This week’s mystery object is a sausage press. Ground up meat was placed inside the hollow tin cylinder and a natural casing was placed over the spout.  As the wooden plunger was depressed the base of the plunger would push the meat down, forcing the meat out of the spout and into the casing.

Sausage making was a fall activity, making efficient use of leftover bits of meat from slaughtered animals as well as their intestines for casings. The sausages were eaten fresh or preserved by cooking or smoking. Cooked sausages were placed in a crock and covered with melted lard. Once the lard hardened, the contents of the crock would become air-tight, keeping the sausages preserved until the weather grew warm.




This week’s mystery object was found by donor Elizabeth Boardman at a local yard sale. They belonged to Herman A. Starkey (1897-1983) who worked as groundskeeper at the York Golf and Tennis Club. The horseshoe shape is no accident; the four steel plates were used to protect the grass at the golf course from a horse’s hooves.





This particular medal belonged to Joseph Albie Sewall (1839-1922) of York who served as a private in Company G, 27th Maine. Contracted to a 9-month campaign, the 25th Maine was first asked to stay behind to defend Washington, D.C. in June, 1863,  due to the invasion of Pennsylvania by Robert E. Lee (the Gettysburg Campaign). They declined. The 27th Maine was then asked to help and 300 men agreed to stay behind. Initially, these soldiers were told that “Medals of Honor would be given to that portion of the regiment that volunteered to remain.” The battle was soon over and they left Washington for home on July 4th, reuniting with the rest of the regiment in Portland for their mustering out on July 17th. Later there was a disagreement as to which of the men actually served since records had not been kept. Commanding officer Lieutenant Colonel Mark F. Wentworth, who had witnessed great sacrifice and valor in the battlefields, did not believe that the soldiers of the 27th deserved the medals. A few of the medals were distributed unofficially, but were purged by congress in 1917. This medal was given to the Museums of Old York by Joseph’s granddaughter, Anne Elizabeth  (Sewall) Bowden in 1970.

There were a total of 949 men listed on the muster rolls for the 27th Maine. During their service, the regiment lost nineteen men by disease and one was killed by the accidental discharge of his musket.

The medal is also known as “Minerva Repulsing Discord”. Taken in the context of the Civil War soldiers and sailors struggling to overcome the discord of the states and preserve the Union, the design was as fitting as it was symbolic. The medal depicts Minerva, the Roman virgin goddess of wisdom, fighting Discord, the Roman goddess of strife.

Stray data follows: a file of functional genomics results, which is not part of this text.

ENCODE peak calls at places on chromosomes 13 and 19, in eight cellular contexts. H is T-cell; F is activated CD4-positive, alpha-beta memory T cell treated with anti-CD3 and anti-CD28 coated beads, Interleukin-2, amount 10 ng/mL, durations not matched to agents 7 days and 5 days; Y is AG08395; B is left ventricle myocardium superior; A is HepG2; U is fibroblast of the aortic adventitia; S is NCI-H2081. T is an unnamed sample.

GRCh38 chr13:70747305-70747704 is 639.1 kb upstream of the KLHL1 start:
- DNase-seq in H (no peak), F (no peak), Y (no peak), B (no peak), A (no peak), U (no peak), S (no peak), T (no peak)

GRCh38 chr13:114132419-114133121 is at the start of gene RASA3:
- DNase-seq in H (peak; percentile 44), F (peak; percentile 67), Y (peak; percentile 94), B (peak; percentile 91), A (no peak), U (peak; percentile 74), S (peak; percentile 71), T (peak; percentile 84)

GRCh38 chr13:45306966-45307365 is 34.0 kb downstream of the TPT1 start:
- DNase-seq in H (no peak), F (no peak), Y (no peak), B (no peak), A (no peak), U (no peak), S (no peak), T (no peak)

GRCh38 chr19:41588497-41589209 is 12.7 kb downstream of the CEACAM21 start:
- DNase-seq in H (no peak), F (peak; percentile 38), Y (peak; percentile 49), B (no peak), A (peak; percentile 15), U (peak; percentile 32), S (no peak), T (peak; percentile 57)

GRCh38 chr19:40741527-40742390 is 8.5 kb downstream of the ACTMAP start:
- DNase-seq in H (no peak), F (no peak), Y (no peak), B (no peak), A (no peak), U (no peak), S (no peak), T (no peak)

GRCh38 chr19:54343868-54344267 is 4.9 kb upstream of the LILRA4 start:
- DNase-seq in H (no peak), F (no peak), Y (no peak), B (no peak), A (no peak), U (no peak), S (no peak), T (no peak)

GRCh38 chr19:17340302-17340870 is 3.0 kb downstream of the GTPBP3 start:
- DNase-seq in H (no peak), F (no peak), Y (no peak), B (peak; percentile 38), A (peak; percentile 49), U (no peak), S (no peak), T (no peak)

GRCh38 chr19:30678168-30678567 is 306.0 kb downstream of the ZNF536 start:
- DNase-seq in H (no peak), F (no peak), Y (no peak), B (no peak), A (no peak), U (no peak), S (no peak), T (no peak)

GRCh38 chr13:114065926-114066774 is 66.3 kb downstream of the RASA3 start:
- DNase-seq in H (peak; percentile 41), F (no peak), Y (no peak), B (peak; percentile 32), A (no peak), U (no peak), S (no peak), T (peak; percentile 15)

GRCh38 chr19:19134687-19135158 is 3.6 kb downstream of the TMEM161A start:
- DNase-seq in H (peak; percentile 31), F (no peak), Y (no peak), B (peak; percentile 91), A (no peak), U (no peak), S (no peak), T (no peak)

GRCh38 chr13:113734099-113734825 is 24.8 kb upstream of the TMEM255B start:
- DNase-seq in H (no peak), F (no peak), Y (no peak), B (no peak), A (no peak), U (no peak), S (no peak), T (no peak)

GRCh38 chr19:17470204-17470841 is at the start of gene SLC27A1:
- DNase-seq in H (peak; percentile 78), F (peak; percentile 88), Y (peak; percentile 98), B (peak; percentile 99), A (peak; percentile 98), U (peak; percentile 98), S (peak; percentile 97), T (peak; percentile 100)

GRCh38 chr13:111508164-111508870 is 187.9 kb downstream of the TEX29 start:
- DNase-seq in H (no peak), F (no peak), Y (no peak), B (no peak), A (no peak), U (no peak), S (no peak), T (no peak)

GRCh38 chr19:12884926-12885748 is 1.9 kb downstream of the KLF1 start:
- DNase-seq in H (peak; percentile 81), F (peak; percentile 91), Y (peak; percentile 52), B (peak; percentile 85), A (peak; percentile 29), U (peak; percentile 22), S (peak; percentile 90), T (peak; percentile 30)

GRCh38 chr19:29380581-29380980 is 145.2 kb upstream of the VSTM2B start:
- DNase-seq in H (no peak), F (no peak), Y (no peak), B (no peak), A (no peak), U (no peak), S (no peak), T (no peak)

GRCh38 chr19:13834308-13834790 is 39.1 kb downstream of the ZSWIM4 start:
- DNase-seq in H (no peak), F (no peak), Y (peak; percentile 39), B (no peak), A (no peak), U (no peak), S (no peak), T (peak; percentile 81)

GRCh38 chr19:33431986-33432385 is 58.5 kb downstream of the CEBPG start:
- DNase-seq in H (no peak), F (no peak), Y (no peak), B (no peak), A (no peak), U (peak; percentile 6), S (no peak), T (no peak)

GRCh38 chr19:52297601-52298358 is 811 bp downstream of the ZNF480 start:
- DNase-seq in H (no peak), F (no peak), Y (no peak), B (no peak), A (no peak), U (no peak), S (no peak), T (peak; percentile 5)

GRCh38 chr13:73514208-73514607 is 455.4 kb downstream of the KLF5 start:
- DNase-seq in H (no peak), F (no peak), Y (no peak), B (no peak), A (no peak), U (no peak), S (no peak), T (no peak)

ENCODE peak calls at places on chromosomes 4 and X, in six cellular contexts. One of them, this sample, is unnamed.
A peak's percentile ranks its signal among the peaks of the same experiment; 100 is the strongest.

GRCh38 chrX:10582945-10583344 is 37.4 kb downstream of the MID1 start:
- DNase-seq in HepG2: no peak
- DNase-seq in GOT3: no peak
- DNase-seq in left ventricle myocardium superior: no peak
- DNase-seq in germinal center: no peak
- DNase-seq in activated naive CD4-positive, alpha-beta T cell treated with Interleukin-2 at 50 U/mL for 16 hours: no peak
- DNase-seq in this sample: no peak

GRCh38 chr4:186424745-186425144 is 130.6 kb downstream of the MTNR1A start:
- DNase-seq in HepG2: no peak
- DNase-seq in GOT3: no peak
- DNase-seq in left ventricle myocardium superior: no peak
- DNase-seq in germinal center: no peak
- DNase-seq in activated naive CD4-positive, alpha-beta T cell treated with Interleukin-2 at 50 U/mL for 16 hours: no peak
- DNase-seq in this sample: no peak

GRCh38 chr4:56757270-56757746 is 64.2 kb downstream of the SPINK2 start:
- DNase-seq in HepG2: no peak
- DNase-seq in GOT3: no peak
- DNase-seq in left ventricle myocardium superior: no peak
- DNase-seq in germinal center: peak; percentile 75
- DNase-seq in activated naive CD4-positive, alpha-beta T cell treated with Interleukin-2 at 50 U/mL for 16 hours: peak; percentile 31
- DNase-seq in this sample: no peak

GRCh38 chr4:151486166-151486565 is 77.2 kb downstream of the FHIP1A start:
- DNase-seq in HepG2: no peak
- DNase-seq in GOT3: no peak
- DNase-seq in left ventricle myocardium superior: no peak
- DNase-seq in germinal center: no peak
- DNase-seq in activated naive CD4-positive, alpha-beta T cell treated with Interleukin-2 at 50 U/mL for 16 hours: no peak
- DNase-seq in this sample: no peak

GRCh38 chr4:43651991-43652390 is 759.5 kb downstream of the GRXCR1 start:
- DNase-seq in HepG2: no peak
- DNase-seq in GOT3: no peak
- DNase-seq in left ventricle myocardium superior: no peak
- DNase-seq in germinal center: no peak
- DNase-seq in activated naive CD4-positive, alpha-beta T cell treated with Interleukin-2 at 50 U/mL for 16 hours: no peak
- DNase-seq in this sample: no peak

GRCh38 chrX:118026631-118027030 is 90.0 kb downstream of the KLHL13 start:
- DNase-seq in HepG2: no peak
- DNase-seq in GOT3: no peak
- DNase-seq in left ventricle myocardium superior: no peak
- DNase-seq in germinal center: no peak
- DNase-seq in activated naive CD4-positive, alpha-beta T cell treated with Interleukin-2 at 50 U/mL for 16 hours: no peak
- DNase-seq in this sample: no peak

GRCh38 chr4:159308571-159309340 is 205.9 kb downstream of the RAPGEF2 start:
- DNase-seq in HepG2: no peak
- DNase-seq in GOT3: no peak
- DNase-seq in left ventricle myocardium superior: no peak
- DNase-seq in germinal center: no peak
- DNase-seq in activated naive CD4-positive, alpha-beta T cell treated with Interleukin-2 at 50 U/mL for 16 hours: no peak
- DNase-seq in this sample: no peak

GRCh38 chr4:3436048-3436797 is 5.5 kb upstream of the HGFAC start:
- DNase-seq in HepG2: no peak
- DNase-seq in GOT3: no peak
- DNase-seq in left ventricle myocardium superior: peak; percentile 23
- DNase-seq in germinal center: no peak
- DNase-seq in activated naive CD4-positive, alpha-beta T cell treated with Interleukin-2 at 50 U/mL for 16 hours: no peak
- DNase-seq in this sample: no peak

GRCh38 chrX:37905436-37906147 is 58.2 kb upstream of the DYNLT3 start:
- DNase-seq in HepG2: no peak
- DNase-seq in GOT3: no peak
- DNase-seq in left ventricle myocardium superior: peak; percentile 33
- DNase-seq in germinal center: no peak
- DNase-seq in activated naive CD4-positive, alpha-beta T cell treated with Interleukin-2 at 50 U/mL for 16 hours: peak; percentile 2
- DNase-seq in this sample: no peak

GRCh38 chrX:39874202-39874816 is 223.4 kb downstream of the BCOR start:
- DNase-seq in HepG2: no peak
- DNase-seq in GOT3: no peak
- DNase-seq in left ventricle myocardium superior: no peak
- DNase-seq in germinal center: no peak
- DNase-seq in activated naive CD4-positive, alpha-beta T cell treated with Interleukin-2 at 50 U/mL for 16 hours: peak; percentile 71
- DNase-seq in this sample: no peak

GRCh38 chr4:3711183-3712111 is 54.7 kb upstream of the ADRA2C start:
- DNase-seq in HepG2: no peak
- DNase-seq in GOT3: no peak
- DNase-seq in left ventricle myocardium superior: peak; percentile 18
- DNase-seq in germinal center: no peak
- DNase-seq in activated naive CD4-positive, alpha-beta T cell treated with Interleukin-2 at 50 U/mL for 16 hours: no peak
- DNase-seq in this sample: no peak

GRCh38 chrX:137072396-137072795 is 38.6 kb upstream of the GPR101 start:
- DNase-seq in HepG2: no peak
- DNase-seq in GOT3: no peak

Reverse side is engraved, “The Congress to Joseph A. Sewall, C. G. 27th Me. Vol.”




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This week’s mystery object is a patch box! Patch boxes were used to store patches (false beauty marks) which were fashionable in the 17th and 18th centuries. The patches consisted of bits of gummed taffeta or other fabric used to emphasize the beauty or whiteness of the skin or to draw attention to a particular facial feature, such as a dimple. They were also used to hide flaws such as scars, pimples, etc. They varied in form and design from simple spots, stars, or crescents and were sometimes dyed brilliant colors.

The interior of the lid was usually lined with a mirror and sometimes held two compartments, one for the patches and the other for rouge. In its heyday (1700s), both men and woman used patches, although it appears to have been more common among women. Patch boxes were commonly given as gifts and the covers are often decorated with declarations of friendship.


What is it?

Hint: Think Marilyn Monroe.


This week’s mystery object is a foot warmer, also called a foot stove. They were placed under a woman’s skirts or under lap robes or a blanket. They were a welcomed source of heat on a cold carriage ride, during a religious service, or even at home.


There is some debate as to how these were heated. Most researchers believe that hot coals or embers were placed inside the smaller inner box. The punched holes allow the heat to escape and oxygen to enter the warmer to keep the coals alive. Some people, however, think that the punched designs are simply decorative and the warmer was heated with hot stones.

Some warmers actually do contain slabs of soapstone; some of these stones even have wire wrapped around them to serve as handles. But does that mean that only stones were used? What about the inner tin pans?


What do you think?


This week’s mystery object is often referred to as a miser’s purse. The slit in the center allowed for coinage to be easily placed inside; the sliding rings secured the coinage into two different groups. This could be used to segregate coins of a lesser value from those of greater value or to separate money belonging to different individuals.  Notice that each end of the purse is decorated with a different fringe. The reason for this asymmetrical design is to help the user retrieve the coin from the proper side.


This week’s mystery object, also known as a squirrel cage swift, was used to wind and unwind skeins of yarn smoothly. The long slot allows for multiple positions of the cages and accommodate various skein sizes. This is a great tool for changing skeins into balls, bobbins, cones or spools. It dates from the mid 19th century.